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Immuno-CRISPR Assay Helps Diagnose Early Kidney Transplant Rejection

By LabMedica International staff writers
Posted on 20 Jan 2022
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Image: Highly Sensitive Immuno-CRISPR Assay Developed for CXCL9 Detection Helps Diagnose Early Kidney Transplant Rejection (Photo courtesy of Rensselaer Polytechnic Institute)
Image: Highly Sensitive Immuno-CRISPR Assay Developed for CXCL9 Detection Helps Diagnose Early Kidney Transplant Rejection (Photo courtesy of Rensselaer Polytechnic Institute)
When a patient receives a kidney transplant, doctors carefully monitor them for signs of rejection in several ways, including biopsy. However, this procedure is invasive and can only detect issues at a late stage.

Kidney transplant recipients must take immunosuppressant drugs for the rest of their lives to help keep their immune systems from attacking the foreign organ. However, kidney rejection can still occur, particularly in the first few months after transplantation, which is known as acute rejection. Signs include increased serum creatinine levels and symptoms such as kidney pain and fever.

Biomedical Engineers at the Rensselaer Polytechnic Institute (Troy, NY, USA) developed a CRISPR-based assay that can sensitively and non-invasively detect a biomarker of acute kidney rejection in urine. CRISPR-based detection of target DNA or RNA exploits a dual function, including target sequence-specific recognition followed by trans-cleavage activity of a collateral single strand DNA (ssDNA) linker between a fluorophore (F) and a quencher (Q), which amplifies a fluorescent signal upon cleavage.

To establish the “immuno-CRISPR” assay, the scientists used anti-CXCL9 antibody–DNA barcode conjugates to target CXCL9 and amplify fluorescent signals via Cas12a-based trans-cleavage activity of FQ reporter substrates, respectively, and in the absence of an isothermal amplification step. To enhance detection sensitivity, the DNA barcode system was engineered by introducing multiple Cas12a recognition sites. Use of biotinylated DNA barcodes enabled self-assembly onto streptavidin (SA) to generate SA–DNA barcode complexes to increase the number and density of Cas12a recognition sites attached to biotinylated anti-CXCL9 antibody.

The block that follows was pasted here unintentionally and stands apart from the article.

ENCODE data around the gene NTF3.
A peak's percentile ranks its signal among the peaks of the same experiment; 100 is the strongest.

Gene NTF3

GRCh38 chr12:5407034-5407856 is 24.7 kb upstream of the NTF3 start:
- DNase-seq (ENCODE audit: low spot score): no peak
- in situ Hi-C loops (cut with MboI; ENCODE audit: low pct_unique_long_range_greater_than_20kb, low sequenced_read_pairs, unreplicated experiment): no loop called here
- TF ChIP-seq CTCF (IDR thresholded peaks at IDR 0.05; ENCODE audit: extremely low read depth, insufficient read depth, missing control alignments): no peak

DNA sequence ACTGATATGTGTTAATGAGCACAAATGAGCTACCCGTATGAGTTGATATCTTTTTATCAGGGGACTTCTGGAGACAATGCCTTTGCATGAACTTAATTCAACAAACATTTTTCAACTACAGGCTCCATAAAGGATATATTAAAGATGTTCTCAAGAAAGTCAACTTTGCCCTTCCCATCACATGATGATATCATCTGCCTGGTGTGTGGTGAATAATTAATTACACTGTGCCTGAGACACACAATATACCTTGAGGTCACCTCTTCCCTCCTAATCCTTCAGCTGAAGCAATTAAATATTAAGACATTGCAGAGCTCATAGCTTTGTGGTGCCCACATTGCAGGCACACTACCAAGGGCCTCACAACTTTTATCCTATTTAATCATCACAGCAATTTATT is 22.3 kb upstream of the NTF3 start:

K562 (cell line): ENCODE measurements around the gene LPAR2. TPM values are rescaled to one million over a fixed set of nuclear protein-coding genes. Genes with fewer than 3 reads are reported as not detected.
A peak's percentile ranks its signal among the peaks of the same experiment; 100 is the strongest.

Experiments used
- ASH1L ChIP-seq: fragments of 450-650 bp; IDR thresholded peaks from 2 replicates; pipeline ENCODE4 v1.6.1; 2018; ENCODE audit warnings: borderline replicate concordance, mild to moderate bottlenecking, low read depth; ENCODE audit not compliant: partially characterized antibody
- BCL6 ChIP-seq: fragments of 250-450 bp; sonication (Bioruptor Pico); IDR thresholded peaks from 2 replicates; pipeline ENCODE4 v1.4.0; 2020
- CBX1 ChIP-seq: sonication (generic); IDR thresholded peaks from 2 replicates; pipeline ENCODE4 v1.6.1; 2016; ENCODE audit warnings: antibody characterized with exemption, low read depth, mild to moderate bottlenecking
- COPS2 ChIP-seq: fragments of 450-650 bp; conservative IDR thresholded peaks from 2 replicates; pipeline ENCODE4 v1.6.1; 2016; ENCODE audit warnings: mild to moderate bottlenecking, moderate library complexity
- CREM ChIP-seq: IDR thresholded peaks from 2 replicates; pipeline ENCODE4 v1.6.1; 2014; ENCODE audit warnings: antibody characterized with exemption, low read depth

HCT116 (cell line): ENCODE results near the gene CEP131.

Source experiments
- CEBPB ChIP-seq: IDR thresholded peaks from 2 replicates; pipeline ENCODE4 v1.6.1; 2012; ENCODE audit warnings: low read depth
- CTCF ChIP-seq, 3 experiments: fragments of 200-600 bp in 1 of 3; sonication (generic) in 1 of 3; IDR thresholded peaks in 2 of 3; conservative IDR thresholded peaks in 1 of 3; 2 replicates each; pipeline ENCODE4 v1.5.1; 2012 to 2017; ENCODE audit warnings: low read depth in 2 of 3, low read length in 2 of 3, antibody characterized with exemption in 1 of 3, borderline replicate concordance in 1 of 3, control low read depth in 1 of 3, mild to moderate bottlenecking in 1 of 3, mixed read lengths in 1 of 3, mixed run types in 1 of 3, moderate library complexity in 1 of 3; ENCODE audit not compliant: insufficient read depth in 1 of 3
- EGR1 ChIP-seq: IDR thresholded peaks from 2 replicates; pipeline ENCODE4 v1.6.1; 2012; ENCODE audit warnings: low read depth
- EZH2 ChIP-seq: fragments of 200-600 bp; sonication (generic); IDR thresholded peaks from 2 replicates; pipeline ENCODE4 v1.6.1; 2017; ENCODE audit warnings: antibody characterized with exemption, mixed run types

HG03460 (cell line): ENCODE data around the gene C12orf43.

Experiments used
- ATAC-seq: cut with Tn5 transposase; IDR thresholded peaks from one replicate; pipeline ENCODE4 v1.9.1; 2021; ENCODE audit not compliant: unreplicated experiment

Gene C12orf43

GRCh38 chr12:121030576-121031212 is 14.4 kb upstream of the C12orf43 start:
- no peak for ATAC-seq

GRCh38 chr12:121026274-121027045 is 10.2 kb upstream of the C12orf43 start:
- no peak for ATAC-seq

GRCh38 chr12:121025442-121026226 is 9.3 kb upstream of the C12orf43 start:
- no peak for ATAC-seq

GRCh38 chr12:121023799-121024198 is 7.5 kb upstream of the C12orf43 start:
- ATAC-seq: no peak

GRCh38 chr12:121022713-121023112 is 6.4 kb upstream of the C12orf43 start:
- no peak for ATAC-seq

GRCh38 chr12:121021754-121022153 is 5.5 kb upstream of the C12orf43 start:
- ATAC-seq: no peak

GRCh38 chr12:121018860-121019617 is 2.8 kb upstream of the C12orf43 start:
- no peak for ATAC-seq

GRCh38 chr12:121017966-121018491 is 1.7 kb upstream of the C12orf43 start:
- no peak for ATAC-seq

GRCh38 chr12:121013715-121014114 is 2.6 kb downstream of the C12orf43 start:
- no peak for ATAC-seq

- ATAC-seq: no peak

The investigators improved the rate of CXCL9 detection approximately 8-fold when compared to the use of a monomeric DNA barcode. The limit of detection (LOD) for CXCL9 using the immuno-CRISPR assay was 14 pg/mL, which represented an ∼7-fold improvement when compared to traditional HRP-based ELISA. Selectivity was shown with a lack of crossover reactivity with the related chemokine CXCL1. Finally, they successfully evaluated the presence of CXCL9 in urine samples from 11 kidney transplant recipients using the immuno-CRISPR assay, resulting in 100% accuracy to clinical CXCL9 determination and paving the way for use as a point-of-care noninvasive biomarker for the detection of kidney transplant rejection.

The authors concluded that importantly, unlike other CRISPR-based detection methods, PCR amplification is not required, which makes the method easier to adapt to a device that could be used in a doctor's office or even a patient's home. The study was published on December 4, 2021, in the journal Analytical Chemistry.

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Rensselaer Polytechnic Institute

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